The word in question is the Greek word hagiasmos. It appears ten times in the New Testament. It means to be dedicated to God’s service. It is the equivalent of the Old Testament kadosh which means to be holy. Sometimes the English Bible translates hagiasmos as holiness sometimes sanctification.

Ok, here’s the rub for the Messianic/Hebrew roots community; The Calvinists use these verses to show that one must work to become holy, where the Arminians teach that holiness is imputed to us by the work of the cross.

I am speaking in human terms, because of your natural limitations. For just as you once yielded your members to impurity and to greater and greater iniquity, so now yield your members to righteousness for sanctification. Rom. 6:19

But now that you have been set free from sin and have become slaves of God, the return you get is sanctification and its end, eternal life. Rom. 6:22 

He is the source of your life in Christ Jesus, whom God made our wisdom, our righteousness and sanctification and redemption; 1Cor. 1:30

For this is the will of God, your sanctification: that you abstain from unchastity; 4 that each one of you know how to take a wife for himself in holiness and honor, 1Th. 4:3-4

For God has not called us for uncleanness, but in holiness. 1Th. 4:7

But we are bound to give thanks to God always for you, brethren beloved by the Lord, because God chose you from the beginning to be saved, through sanctification by the Spirit and belief in the truth. 2Th. 2:13 

Yet woman will be saved through bearing children, if she continues in faith and love and holiness, with modesty. 1Tim. 2:15

Strive for peace with all men, and for the holiness without which no one will see the Lord. Heb. 12:14

. . . chosen and destined by God the Father and sanctified by the Spirit for obedience to Jesus Christ and for sprinkling with his blood: May grace and peace be multiplied to you. 1Pet. 1:2

After reading through the verses there will be those of you who just realized for the first time in your life that you are a Calvinist, we’re truly sorry. (We here at Biet Sepher are firm Cal-arminians.) We hold that both views are absolutely true. At the same time, they are absolutely irreconcilable. Predestination vs. Freewill is one of Paul’s mysteries of the faith. They are opposite sides of the same coin.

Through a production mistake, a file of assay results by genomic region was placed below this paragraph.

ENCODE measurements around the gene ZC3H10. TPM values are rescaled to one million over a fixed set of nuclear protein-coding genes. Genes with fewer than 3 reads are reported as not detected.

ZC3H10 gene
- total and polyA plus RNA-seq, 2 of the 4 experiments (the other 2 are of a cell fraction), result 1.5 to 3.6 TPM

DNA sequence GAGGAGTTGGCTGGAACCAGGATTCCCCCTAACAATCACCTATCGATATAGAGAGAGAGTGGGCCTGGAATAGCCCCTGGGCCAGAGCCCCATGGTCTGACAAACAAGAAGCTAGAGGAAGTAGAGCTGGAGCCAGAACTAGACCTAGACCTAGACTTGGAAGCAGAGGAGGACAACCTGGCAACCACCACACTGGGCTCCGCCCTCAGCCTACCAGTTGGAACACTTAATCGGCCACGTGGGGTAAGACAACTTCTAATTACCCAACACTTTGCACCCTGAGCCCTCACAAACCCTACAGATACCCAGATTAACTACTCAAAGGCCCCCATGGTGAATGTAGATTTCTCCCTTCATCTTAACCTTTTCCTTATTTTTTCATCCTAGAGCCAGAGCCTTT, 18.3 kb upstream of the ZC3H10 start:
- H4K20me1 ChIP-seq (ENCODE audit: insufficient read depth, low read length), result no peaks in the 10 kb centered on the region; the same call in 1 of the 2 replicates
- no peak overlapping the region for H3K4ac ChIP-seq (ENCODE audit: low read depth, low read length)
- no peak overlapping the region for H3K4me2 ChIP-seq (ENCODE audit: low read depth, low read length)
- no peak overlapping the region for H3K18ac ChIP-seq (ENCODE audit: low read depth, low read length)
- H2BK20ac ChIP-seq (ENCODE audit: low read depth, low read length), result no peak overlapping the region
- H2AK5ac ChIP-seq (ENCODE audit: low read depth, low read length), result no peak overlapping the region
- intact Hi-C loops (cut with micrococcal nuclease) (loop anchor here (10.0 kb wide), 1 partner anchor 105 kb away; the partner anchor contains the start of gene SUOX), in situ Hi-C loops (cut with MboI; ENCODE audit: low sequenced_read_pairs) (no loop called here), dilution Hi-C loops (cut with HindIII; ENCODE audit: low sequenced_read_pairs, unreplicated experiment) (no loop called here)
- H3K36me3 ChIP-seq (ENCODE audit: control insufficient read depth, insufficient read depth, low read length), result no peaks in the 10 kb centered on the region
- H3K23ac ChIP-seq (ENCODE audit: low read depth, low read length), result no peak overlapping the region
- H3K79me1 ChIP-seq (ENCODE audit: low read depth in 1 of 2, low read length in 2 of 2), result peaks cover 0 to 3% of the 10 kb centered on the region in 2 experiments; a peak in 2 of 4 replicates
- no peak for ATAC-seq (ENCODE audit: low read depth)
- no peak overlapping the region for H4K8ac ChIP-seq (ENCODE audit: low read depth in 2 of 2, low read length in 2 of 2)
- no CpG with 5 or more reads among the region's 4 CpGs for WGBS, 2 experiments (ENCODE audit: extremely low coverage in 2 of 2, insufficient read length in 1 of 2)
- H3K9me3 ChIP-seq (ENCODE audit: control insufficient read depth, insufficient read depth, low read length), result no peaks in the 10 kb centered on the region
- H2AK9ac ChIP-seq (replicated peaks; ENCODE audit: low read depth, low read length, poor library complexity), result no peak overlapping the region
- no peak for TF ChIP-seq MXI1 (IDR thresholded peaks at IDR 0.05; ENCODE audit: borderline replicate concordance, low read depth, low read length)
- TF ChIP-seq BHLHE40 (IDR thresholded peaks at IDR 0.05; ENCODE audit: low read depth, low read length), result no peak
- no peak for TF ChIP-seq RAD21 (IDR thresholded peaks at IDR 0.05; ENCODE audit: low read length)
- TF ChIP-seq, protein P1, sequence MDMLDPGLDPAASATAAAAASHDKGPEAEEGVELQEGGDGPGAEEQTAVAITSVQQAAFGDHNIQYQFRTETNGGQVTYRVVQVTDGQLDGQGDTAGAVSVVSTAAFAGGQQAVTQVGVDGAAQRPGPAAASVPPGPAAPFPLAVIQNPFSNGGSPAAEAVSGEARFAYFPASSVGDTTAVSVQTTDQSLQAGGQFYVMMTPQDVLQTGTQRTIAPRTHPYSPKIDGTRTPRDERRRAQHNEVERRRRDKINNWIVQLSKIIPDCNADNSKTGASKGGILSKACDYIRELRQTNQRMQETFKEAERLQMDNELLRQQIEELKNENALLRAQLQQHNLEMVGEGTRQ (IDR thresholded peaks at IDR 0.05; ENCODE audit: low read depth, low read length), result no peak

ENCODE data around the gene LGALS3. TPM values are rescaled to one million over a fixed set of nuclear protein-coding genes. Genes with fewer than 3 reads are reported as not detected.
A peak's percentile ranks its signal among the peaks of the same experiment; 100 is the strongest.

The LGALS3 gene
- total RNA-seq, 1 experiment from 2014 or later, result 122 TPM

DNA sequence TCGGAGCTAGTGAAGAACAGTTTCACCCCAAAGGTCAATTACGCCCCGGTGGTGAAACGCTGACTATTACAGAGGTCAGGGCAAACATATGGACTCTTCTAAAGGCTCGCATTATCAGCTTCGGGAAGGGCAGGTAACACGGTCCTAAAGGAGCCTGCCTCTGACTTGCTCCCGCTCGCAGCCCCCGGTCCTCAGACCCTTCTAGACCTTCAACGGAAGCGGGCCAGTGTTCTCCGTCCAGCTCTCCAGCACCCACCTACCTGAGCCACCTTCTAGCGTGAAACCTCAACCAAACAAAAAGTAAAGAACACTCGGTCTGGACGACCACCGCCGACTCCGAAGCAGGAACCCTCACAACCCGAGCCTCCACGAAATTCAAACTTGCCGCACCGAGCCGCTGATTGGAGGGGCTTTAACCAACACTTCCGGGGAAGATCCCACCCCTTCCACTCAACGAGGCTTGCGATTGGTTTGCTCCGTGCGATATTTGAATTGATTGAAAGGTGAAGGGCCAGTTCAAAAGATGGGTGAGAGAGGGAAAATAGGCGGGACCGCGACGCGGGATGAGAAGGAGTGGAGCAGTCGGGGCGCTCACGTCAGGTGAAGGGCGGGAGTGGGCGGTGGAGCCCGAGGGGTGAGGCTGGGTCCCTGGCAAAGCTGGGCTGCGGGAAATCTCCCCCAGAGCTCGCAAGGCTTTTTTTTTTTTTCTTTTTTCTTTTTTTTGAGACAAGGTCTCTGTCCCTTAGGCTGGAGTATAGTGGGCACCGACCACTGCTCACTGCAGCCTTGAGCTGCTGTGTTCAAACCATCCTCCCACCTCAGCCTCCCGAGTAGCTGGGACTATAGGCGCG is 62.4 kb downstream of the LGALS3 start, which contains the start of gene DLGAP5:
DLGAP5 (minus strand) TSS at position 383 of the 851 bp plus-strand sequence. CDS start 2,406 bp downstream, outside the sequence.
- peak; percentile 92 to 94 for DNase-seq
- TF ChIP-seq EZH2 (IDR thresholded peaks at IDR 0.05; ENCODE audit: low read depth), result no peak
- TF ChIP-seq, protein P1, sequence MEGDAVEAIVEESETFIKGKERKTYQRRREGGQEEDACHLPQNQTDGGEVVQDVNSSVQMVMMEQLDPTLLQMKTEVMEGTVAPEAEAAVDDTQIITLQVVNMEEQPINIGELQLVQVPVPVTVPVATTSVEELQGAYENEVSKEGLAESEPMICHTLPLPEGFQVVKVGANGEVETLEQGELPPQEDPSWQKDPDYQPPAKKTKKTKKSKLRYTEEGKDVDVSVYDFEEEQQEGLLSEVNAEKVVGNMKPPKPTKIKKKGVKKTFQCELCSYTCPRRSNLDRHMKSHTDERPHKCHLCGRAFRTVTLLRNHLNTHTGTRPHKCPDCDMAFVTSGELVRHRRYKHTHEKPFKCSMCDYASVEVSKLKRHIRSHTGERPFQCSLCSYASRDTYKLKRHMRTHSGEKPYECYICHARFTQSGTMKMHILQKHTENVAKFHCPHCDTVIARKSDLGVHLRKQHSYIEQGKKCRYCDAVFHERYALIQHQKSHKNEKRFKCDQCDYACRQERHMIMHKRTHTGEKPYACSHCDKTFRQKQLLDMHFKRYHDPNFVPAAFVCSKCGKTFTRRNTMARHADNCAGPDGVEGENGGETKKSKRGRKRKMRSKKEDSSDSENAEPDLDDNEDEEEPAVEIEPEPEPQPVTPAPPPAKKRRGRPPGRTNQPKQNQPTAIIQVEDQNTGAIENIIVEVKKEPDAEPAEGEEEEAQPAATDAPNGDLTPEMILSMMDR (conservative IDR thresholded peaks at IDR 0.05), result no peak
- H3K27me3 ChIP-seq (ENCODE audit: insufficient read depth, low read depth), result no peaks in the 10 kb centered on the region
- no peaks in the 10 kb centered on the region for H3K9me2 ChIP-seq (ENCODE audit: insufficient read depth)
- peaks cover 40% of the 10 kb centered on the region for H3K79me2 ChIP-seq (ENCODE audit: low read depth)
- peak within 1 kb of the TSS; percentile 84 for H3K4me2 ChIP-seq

So now that we are Calvinists we probably should look at Calvin’s Institutes on this. Book 2, chapter 7, paragraphs 7-12.

If you read the whole thing you will run into a word that you will probably be unfamiliar with, but that every Messianic/Hebrew roots should know. It is the word, Antinomian. It is a Christian heresy and you’re going to just love it. (There is nothing so sweet in a debate as when your enemy provides you with their own slanderous designation.) Anti means, “Opposed to,” nomean means, “the Law,” together it is the name for “those that reject the Law.” These are the people who hold that Christians are under no obligation to obey the Law. (See Also; Lawlessness)

The Three Uses of the Law

Civil, Salvation, and Obedience

  1. The Law restrains evil, even though the Law does not change the heart, it denounces, and pronounces punishment on those that are unchanged. The Law allows for earthly justice and promises a final judgment before a just God.
  2. The Law is a mirror where we discover our faults, and see the pure ugliness of our sin, and how far we have fallen from God’s ideals. It is not the mirror’s fault that our ugliness shows, just as it is not the Laws fault that we have missed the mark.
  3. The Law reveals what is pleasing to our Lord. It directs us to the proper ways in which we should seek to please Him, and avoid offending Him. This is the highest function of the Law. It is the instructions on how to honor and glorify our King.

. . . but showing steadfast love to thousands of those who love me and keep my commandments. Deut. 5:10

“If you love me, you will keep my commandments. John 14:15 

“For it is the best instrument for enabling them daily to learn with greater truth and certainty what that will of the Lord is which they aspire to follow, and to confirm them in this knowledge; just as a servant who desires with all his soul to approve himself to his master, must still observe, and be careful to ascertain his master’s dispositions, that he may comport himself in accommodation to them. Let none of us deem ourselves exempt from this necessity, for none have as yet attained to such a degree of wisdom, as that they may not, by the daily instruction of the Law, advance to a purer knowledge of the Divine will.” Calvin’s Institutes Book 2, chapter 7, paragraph 12. 

It is our duty to obey our King.